The characterisation of the relevant market is first step in any analysis of competition. It is in reference to this relevant market that a firm’s market shares will be attributed and calculated, determining the extent of its market power. Yet innovation is alien to the notion of market, which presupposes the existence of a product and an intersection between supply and demand for this product.

The notion of substitutability thus fails to provide a satisfactory lens through which to consider and understand innovation. Its definition fails to capture the specificities associated with new products and the diversity of situations. Static analysis, which is based on a point-in-time snapshot of the market, offers no place for innovation, which is a process and not a stationary state. This shortcoming is all the more significant as the methods for assessing this substitutability are subject to caution. While a use-based analysis may seem the most appropriate, it avoids a number of issues that are related more to the functioning of the market than the characteristics of the products or services sold in it.

The particularities of multi-sided markets. These limitations are particularly acute when the definition of the relevant market involves multi-sided markets. Their characteristics wreak havoc with the use of a relevant market, as they require a redefinition of its delineation. Broadly speaking, applying the SSNIP test (“small but significant and non-transitory increase in price”)to multi-sided markets would lead to major errors by overestimating or underestimating the size of the market.[9]Developments proposed in the study make it possible to draw an outline of the general principles that should be applied to the platform economy: for example, the analysis should examine how feedback effects play out between demand on one side of the market that affects competition on the other side. Overlooking these effects would constitute a fundamental mistake.

The myth of the innovation market. But beyond the specific case of the platform economy, part of the North American doctrine suggests reference to an “innovation market”. But because innovation is a non-linear and evolving process, it would be illusory to want to delineate a market for it. In our opinion, this is an overly artificial notion based on an excessively hypothetical analysis. Moreover, the European Commission has not validated the American approach. It has adopted a cautious approach, carefully avoiding the use of the term “innovation market”. Given the importance of the relevant market in positive law, such an assessment is justified but will not be sufficient. Indeed, the impossibility of grasping the characteristics of innovation at the relevant market definition stage may seriously limit the ability of competition law to address concerns related to innovation.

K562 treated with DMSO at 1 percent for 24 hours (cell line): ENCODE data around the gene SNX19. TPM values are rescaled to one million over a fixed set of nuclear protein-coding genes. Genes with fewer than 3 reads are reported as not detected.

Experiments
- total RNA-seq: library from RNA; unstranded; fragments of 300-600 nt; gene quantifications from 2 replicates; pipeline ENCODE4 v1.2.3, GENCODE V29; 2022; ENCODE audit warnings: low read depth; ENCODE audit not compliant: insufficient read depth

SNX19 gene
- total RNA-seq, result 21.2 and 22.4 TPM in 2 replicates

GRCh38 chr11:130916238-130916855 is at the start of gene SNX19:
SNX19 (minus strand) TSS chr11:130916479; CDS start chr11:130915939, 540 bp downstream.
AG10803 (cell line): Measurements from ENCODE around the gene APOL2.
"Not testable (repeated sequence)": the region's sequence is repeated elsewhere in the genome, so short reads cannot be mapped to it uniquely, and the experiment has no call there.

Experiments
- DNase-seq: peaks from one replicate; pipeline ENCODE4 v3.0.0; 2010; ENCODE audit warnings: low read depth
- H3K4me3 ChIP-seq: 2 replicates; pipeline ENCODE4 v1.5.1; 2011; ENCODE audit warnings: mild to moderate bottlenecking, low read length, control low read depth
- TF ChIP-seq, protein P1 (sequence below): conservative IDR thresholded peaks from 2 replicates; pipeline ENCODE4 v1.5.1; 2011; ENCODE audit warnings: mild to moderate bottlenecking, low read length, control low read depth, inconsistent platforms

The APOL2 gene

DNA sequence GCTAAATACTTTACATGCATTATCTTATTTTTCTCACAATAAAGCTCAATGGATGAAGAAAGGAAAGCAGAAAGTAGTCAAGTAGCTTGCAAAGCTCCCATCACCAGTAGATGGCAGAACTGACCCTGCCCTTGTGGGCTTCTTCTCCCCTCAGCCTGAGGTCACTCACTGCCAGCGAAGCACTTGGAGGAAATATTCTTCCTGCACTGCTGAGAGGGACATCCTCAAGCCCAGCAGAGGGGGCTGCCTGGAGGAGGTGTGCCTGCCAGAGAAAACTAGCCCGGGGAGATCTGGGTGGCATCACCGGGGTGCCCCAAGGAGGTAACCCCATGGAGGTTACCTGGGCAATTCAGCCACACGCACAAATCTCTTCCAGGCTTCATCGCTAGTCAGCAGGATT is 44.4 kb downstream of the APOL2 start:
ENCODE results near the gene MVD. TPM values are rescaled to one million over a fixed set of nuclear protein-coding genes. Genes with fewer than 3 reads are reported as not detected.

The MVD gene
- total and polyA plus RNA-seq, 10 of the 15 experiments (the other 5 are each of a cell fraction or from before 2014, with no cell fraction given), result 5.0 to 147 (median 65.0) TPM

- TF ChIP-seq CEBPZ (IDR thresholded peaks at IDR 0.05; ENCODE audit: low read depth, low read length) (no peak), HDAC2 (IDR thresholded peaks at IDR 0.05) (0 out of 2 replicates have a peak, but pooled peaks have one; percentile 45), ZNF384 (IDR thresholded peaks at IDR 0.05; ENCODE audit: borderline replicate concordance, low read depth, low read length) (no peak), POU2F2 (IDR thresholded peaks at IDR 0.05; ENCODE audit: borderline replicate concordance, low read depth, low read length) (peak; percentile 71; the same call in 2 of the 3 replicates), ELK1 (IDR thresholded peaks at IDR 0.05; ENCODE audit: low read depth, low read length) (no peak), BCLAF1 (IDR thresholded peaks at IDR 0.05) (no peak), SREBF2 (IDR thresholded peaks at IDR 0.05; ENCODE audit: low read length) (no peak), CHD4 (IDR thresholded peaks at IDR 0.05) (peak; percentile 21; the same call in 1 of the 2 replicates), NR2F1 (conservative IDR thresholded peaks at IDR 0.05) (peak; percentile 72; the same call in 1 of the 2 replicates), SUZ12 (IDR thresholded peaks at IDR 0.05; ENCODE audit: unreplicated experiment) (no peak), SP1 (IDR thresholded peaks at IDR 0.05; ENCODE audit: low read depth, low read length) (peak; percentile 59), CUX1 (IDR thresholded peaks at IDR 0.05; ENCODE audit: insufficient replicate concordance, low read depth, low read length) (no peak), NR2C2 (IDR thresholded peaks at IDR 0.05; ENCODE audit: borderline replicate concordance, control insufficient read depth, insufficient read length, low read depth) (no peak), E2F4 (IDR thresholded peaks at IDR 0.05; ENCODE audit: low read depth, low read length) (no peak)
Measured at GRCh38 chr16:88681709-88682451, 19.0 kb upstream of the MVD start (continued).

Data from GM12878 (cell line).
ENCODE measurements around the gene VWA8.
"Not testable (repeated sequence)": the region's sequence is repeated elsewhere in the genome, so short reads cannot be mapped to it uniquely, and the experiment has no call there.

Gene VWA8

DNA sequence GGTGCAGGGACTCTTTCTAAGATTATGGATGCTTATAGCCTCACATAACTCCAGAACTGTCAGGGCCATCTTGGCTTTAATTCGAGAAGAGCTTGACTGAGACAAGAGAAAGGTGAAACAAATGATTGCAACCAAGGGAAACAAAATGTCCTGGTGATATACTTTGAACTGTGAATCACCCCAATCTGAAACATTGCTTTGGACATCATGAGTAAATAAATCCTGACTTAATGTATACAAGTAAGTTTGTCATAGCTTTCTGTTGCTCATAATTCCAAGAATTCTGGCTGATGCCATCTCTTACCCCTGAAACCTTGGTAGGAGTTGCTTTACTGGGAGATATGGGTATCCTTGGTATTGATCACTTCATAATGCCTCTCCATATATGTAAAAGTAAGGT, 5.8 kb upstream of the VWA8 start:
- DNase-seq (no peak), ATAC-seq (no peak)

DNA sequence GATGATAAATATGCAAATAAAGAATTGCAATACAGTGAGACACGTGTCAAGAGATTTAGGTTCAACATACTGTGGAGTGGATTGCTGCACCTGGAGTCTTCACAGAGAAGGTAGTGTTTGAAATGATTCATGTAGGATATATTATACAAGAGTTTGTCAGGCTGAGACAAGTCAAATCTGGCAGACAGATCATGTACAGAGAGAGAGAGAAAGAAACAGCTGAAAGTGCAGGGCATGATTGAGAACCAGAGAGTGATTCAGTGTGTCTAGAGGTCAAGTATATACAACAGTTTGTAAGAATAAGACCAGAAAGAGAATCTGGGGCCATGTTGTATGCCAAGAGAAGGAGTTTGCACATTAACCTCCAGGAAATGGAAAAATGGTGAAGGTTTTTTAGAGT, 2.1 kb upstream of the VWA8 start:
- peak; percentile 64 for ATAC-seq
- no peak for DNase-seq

Typology of innovative markets. It therefore makes sense to opt for a typology of “innovative” markets, which, to varying degrees, share common characteristics. This proposed typology, which draws on positive law, depends not only on the nature of the product in question, but also on the nature of the activity of the firm in question. The law must then delineate several relevant markets. The first is the market for existing products. The second is the market for technologies. The third is the market for research and development, which will make it possible to identify – where the data allows – the market for future innovative products.

First, this will make it possible to assess a firm’s market power by taking into account not only the products and services that it sells, but also its imminent entry to a market. Ultimately, potential competition from other innovative firms will be better integrated into the analysis. Second, market power will be measured with an eye to the technologies being developed. This analysis could be performed in the pharmaceutical sector, for example. Given the time required for research and regulation, it would be possible to identify upstream the drugs that will be marketed in the near future.

The difficulty in assessing market power. Assessing market power poses new challenges. The first challenge lies in the lack of consensus in the economic literature regarding the actual harm produced by market power. The two historical theories, represented on either side by Schumpeter and Kenneth Arrow, contradict each other in many respects. The broad-brush economic conclusions are as follows: for Schumpeter, the links between market power and innovation are positive, due to access to finance and the presence of a creative destruction process. Here, market power is seen as a reward that stimulates innovation and should be subject to relatively lax oversight by the authorities. For Arrow, meanwhile, replacement effect theory suggests that competition “disciplines” firms in the innovation process by exerting a competitive pressure that incentivises innovation. But these two theories can lead an overly rigid application of competition law, either too lax or too harsh. The same criticism does not apply to new industrial economics, which adopts a very measured approach to the bonds between competition and innovation through the inverted-U hypothesis.

But it is not exempt from criticism. Instead, the ideological opposition of economists has been superseded by an extreme complexity for the jurists tasked with applying competition law. To be sure, this merely reflects the complex reality to which the jurist must be able to adapt. But the assessment of market power in innovative markets must not be made impossible.

And here there are many questions, because the cross-cutting criteria that enable market power to be measured – market shares and turnover thresholds – are beset by several limitations where innovation is concerned.